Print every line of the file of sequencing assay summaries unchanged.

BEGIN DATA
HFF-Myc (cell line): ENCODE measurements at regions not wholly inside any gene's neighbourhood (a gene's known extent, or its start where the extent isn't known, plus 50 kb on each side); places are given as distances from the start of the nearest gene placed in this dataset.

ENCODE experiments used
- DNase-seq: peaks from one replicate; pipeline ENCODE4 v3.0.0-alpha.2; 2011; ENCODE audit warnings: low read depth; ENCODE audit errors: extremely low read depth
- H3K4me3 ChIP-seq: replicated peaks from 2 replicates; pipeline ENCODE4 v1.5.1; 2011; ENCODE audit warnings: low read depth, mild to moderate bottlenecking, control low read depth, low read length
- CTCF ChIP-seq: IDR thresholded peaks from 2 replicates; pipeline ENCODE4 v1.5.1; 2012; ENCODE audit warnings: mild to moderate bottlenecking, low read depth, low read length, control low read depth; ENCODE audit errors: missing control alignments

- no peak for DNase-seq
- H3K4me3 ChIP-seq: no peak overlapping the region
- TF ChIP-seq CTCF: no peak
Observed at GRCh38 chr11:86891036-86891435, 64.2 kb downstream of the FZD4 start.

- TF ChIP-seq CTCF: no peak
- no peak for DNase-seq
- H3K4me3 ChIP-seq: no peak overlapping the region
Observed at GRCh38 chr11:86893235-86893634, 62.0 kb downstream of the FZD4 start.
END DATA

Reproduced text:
HFF-Myc (cell line): ENCODE measurements at regions not wholly inside any gene's neighbourhood (a gene's known extent, or its start where the extent isn't known, plus 50 kb on each side); places are given as distances from the start of the nearest gene placed in this dataset.

ENCODE experiments used
- DNase-seq: peaks from one replicate; pipeline ENCODE4 v3.0.0-alpha.2; 2011; ENCODE audit warnings: low read depth; ENCODE audit errors: extremely low read depth
- H3K4me3 ChIP-seq: replicated peaks from 2 replicates; pipeline ENCODE4 v1.5.1; 2011; ENCODE audit warnings: low read depth, mild to moderate bottlenecking, control low read depth, low read length
- CTCF ChIP-seq: IDR thresholded peaks from 2 replicates; pipeline ENCODE4 v1.5.1; 2012; ENCODE audit warnings: mild to moderate bottlenecking, low read depth, low read length, control low read depth; ENCODE audit errors: missing control alignments

- no peak for DNase-seq
- H3K4me3 ChIP-seq: no peak overlapping the region
- TF ChIP-seq CTCF: no peak
Observed at GRCh38 chr11:86891036-86891435, 64.2 kb downstream of the FZD4 start.

- TF ChIP-seq CTCF: no peak
- no peak for DNase-seq
- H3K4me3 ChIP-seq: no peak overlapping the region
Observed at GRCh38 chr11:86893235-86893634, 62.0 kb downstream of the FZD4 start.